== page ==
A note telling girls to dress conservatively to avoid distracting boys at school is sparking conversation in a small central Alberta community.
The note was posted in the hallways of Breton High School in Breton, Alta., a village of about 600 people 90 kilometres southwest of Edmonton.
When you wear little to no clothing and dress provocatively because it’s “too hot out” or because you think it’s “attractive,” you are putting boys at risk of having a distracting working environment and saying, “your clothing is more important than their education.” Instead of dressing like a THOT, value the male education and dress conservatively.
THOT is a slang acronym that, according to the Urban Dictionary, stands for “that ho (whore) over there.”
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A parent told Global News the note was written by two male students in response to another note posted on a bathroom mirror, which was captured in a Snapchat post. It reads:
When you interrupt a girl’s school day to force her to change her clothes, or send her home because her shorts are too short or her bra straps are too visible, you are telling her that making sure boys have a “distraction free” environment is more important than her education. Instead of shaming girls for their bodies teach boys that girls are not sexual objects.
Girls from the school said they were shocked when they saw the posters.
“I just couldn’t believe it,” Grade 9 student Julie Steeves said. “Lots of girls were really disgusted, sad and mad about this.”
Breton High School principal Lara Jollymore confirmed the authenticity of the memos in a letter sent home to parents.
“The conversation that is happening is around the dress code,” Jollymore wrote.
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“There are some female students who have posted their opinions about how they feel that they should be able to wear whatever clothes they wish at school, because they have the right to, and that ladies should not be objectified by gentlemen because it is wrong. The gentlemen have responded by posting their opinions about how the school is a professional learning environment, and that ladies should respect that by wearing clothes that meet the dress code, and do not distract them, because even though it is not appropriate for gentlemen to objectify ladies, when ladies wear extremely provocative clothing, they can be distracted.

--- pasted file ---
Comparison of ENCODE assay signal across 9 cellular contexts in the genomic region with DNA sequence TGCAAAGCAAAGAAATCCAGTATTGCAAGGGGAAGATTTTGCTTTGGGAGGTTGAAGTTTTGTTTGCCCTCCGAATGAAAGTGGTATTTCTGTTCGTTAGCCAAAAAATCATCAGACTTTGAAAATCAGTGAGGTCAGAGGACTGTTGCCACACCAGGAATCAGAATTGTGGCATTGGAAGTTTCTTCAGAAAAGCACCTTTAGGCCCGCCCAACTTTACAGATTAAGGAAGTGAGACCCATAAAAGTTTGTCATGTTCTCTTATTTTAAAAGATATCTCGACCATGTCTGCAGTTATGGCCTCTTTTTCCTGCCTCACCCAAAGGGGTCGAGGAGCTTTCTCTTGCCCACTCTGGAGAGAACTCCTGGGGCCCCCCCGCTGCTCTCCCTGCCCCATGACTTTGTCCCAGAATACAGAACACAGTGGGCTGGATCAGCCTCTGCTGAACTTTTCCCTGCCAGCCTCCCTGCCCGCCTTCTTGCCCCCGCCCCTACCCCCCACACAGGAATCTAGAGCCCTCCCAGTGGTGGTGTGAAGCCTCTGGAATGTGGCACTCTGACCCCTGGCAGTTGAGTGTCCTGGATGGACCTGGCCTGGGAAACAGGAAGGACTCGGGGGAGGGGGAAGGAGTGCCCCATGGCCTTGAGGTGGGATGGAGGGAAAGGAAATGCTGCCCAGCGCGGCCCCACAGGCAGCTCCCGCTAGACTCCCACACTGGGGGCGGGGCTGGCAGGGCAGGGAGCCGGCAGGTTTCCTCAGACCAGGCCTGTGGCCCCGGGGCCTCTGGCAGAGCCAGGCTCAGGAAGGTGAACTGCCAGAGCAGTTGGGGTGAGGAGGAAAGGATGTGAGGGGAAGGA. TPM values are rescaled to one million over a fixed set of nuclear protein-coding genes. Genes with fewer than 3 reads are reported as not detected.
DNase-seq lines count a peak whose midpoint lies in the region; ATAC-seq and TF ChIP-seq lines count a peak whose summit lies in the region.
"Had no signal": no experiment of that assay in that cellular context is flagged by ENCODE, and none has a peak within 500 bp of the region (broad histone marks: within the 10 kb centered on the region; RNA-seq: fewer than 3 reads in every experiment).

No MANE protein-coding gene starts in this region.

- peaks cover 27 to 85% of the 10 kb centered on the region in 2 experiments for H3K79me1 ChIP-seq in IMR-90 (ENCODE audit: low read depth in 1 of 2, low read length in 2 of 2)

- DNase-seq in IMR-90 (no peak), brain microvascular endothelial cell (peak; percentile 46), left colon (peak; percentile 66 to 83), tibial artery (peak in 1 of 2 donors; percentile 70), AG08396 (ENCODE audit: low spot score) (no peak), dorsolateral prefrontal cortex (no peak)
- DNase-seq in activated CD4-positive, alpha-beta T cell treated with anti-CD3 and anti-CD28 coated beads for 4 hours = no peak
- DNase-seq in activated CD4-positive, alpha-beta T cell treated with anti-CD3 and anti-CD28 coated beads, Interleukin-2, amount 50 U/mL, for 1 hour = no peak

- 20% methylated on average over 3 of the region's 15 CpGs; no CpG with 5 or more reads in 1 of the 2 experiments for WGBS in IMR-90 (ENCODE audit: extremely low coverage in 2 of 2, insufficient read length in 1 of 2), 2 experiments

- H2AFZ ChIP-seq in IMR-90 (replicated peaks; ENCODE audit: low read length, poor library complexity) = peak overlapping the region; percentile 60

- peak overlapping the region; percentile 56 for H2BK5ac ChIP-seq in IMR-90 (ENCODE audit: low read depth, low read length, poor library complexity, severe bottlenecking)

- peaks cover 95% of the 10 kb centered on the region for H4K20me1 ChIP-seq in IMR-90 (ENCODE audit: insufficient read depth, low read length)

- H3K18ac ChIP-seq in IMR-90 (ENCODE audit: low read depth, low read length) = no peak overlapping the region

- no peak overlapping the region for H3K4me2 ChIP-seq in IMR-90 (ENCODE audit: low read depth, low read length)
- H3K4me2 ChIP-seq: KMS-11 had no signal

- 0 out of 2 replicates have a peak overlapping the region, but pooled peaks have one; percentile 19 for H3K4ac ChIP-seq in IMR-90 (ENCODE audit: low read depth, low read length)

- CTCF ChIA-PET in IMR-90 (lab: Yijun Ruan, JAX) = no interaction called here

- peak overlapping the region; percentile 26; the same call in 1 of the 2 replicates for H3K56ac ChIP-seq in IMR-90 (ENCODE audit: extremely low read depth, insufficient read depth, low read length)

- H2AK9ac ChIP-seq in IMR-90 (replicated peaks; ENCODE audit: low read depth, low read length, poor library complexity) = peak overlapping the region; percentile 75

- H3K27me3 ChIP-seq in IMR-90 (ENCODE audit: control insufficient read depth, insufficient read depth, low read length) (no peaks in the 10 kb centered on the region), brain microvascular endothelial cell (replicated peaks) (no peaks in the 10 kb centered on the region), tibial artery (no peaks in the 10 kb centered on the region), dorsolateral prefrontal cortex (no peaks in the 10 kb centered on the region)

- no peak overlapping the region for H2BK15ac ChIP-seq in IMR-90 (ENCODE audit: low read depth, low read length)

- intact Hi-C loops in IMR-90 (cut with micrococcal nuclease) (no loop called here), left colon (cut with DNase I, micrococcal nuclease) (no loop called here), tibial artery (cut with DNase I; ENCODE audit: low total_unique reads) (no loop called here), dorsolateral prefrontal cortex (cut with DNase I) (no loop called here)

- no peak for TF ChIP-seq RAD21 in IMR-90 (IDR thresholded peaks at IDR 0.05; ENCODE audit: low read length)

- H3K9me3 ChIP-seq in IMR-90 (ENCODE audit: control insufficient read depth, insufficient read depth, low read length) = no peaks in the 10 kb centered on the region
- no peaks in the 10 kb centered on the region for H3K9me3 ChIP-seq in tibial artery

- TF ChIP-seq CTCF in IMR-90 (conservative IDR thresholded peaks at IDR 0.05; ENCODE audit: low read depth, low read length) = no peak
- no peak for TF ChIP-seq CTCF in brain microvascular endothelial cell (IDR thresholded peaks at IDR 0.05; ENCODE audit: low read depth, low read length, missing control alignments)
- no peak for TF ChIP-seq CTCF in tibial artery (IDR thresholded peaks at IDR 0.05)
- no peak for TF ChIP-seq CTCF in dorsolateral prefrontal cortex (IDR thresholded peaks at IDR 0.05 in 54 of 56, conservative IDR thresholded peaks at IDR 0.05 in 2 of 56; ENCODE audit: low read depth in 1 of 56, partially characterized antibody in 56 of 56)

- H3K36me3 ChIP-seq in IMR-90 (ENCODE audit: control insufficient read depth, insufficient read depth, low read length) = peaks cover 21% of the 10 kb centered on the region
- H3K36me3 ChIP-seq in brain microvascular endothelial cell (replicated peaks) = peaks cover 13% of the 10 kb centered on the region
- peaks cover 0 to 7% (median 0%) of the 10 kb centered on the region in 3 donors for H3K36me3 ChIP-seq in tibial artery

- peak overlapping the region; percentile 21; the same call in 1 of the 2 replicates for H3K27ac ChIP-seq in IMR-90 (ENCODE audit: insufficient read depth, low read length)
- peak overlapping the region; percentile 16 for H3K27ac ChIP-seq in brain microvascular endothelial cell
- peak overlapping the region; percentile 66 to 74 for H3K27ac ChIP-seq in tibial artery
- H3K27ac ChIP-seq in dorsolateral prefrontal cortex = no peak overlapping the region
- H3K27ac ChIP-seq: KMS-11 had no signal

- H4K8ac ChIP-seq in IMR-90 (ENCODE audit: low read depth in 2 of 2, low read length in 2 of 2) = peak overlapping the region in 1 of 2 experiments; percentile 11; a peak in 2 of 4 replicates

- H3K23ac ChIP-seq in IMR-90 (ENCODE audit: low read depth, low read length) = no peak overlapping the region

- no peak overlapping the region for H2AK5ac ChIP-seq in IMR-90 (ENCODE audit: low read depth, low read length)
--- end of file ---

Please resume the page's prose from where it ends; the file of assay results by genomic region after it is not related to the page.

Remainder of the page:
Jollymore said the use of an “inappropriate acronym” in the boys’ post is “being addressed” and students are being reminded to be respectful when expressing their opinions.
“The school is a safe environment for students to voice their opinions, experience debate and to deal with controversial issues,” she wrote. “The school is a proper environment for students to speak freely, in a respectful manner.”
Jollymore addressed rumours she had heard, saying, “the opinions expressed are solely those of students, staff were not involved in these opinions at all.”
The note also said that the school will continue to enforce the dress code.
Parents Global News spoke with said they have no issue with the dress code itself.
“I wish the dress code issue was just a dress code issue,” said Jennifer Shave.”It’s a simple thing. We need to remove the emotion from it.”
Shave said she has instructed her daughter to contact the school’s office with any concerns she has about the words that other students are using and she hopes others will do the same.
The principal said the school will continue to enforce the dress code, which is listed in its 2016-2017 student handbook:
- All shorts/skirts must exceed the length of arms/fingers and the inseam to shorts must be the minimum of one hand length
- Straps for shirts must be three fingers wide for males and females, and bra straps must be covered
- All navels must be covered
- Cleavage must be covered
- Pants/Shorts must be pulled up so that boxers/briefs are not exposed
- Images/words on tops/bottoms must be appropriate for a professional learning environment
- Hats are not permitted on either gender in school unless it is a designated “School Hat Day”
The handbook said any students not following the dress code would be required to change their clothing or be sent home. It said the policy is applicable to all school events, including regular school time, extracurricular activities, school dances, field trips, etc. The handbook said the dress code was developed a number of years ago by the students’ union.